This one used navy Bic Mark-it for the ink work, then Derwent Inktense pencils to color it in & watercolor it. I used some Radiant Rains shimmer sprays to fill in the background. I suppose I should have done that first, but it turned out OK.

So, in the course of my review, I was spending a fair amount of time coloring and doodling, and my nine-year-old son asked me what I was doing. So I showed him. He picked it up OK, but he also got a little stumped when it came to fill patterns. He wanted to use only colored pencils, so his Zentangle turned out like this:

Zentangle by my 9-year-old son.

Which leads me to the next conclusion- this would be great with kids in art class. You can teach them a basic structure, a few techniques, and then encourage their imagination. Well, back in the day, my art teacher taught us a similar technique. Build a shape, then create segments, then fill it in with shading (instead of patterns.) As a matter of fact, I still have my example of this technique: it was my submission in the Kiwanis Art Contest. And as a matter of another fact, I won the girls’ competition in middle school division.  Here it is- Zentangle circa 1984, from a 13-year-old Jenny:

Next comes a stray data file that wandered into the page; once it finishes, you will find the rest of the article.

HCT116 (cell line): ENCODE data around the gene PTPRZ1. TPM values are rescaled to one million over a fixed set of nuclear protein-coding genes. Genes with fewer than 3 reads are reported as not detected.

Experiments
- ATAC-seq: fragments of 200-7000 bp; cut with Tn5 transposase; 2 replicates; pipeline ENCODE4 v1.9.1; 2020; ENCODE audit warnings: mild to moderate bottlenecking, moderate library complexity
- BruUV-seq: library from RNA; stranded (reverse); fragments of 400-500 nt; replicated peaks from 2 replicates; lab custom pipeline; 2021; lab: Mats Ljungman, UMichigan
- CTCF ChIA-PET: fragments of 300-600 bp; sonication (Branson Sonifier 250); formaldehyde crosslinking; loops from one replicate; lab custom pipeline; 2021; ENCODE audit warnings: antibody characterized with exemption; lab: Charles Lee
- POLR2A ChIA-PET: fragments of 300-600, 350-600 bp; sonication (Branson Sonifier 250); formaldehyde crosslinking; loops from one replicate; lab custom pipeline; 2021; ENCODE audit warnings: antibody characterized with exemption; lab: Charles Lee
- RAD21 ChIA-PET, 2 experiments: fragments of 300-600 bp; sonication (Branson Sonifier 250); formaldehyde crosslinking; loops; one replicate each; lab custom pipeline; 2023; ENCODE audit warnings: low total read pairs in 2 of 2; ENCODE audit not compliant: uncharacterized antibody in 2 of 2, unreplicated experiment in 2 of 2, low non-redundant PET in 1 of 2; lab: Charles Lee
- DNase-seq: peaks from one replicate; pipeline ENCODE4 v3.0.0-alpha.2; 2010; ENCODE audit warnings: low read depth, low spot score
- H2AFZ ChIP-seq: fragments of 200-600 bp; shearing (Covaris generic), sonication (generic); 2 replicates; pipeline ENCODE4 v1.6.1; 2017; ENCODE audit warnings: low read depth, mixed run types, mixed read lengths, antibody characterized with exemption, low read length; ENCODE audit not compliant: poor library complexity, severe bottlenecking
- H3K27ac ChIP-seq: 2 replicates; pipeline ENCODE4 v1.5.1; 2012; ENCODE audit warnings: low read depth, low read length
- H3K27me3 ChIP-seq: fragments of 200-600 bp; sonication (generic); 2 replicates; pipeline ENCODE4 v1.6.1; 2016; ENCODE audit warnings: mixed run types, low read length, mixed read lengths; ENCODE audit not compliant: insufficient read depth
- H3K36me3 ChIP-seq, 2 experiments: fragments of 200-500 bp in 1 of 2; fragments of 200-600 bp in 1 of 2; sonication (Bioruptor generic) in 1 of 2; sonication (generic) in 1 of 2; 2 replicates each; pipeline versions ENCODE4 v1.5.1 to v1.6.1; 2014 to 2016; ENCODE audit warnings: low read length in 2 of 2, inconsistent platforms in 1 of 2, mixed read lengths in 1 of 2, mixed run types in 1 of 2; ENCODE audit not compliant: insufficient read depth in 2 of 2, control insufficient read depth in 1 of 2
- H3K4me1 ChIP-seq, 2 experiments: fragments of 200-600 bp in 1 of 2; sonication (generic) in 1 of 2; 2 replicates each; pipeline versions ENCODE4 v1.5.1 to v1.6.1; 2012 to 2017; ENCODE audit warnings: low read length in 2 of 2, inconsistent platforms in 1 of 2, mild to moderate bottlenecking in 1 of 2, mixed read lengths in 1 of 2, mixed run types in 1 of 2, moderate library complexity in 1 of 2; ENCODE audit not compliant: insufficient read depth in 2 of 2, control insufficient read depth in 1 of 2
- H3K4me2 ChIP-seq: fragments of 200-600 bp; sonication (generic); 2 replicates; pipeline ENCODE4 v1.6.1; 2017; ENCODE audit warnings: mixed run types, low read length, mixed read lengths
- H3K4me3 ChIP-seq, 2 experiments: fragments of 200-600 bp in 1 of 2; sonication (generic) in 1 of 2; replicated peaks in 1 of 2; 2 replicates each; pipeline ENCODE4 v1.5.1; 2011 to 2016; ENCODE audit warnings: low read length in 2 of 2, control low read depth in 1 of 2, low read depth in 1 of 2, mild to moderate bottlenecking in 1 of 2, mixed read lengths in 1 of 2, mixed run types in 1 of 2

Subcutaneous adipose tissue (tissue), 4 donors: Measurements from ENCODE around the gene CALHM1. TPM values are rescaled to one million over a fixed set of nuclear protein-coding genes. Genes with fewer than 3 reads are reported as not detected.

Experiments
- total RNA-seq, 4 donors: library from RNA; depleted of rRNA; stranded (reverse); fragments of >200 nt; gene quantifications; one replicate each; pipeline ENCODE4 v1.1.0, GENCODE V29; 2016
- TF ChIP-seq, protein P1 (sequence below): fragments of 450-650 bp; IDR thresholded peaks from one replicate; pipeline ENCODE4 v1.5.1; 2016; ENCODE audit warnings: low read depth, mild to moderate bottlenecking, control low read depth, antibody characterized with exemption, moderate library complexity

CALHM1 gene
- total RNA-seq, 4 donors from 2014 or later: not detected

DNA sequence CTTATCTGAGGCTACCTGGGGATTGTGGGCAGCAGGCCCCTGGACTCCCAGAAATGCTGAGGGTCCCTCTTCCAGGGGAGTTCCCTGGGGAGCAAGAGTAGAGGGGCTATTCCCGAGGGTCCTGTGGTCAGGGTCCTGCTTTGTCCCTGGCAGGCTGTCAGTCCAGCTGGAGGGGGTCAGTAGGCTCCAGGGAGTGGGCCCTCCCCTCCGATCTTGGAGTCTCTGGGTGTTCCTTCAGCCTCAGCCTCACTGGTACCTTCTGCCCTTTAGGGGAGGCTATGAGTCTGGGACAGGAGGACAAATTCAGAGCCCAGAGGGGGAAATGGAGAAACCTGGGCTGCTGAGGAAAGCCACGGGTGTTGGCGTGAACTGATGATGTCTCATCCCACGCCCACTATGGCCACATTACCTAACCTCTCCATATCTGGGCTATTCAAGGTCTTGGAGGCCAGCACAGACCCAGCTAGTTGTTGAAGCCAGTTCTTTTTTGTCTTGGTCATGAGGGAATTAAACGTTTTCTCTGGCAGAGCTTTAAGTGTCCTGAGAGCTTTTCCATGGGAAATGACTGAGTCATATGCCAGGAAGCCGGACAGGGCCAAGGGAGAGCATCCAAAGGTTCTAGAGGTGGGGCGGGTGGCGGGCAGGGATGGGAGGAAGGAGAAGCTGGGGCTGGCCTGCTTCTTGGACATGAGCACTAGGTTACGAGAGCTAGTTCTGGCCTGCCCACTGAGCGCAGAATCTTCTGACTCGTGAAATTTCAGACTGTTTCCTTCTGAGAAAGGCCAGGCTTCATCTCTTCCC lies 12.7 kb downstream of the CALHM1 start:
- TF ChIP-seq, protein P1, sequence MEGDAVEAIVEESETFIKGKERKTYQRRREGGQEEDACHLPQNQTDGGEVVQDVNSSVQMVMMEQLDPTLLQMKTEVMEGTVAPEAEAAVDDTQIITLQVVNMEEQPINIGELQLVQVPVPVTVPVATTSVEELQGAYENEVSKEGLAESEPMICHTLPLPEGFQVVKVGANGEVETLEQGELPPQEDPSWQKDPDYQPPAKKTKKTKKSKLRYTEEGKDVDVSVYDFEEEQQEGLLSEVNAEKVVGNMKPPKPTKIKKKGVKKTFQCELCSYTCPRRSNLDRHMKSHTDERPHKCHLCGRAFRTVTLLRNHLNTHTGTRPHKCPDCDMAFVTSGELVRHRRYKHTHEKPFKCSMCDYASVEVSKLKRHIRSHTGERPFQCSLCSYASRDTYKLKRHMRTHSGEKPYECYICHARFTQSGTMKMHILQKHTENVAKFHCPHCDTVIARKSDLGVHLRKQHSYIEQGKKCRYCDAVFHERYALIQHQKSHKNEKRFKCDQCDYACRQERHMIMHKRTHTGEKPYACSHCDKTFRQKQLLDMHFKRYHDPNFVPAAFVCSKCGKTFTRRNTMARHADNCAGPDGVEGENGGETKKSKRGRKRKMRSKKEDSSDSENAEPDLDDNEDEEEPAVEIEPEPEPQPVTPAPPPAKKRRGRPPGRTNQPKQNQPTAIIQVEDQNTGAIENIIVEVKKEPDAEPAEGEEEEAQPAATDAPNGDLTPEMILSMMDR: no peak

Middle-school art assignment, ca 1984

So maybe that’s why I was so resistant to Zentangles- it’s a mutation of something I learned in middle school…hm…..

But I will amend my original post- Zentangling  IS fun. I found myself at a Holiday Inn a few weeks ago, and all I could think was how the pattern in the rug would make a great Zentangle fill.  This is a great take-it-with-you project, too. I’m planning on copying fill patterns into my travel journal when we go on vacation.

My lasting impression of the book? It’s  a great springing-off point for exploring the technique. Age appropriate for 10 and up, it will appeal to most “arty” folk. You can feel like an artist without too much fuss! And  for only $8.95 MSRP, it’s a great way to ease into it without attending a pricey workshop or buying an expensive kit.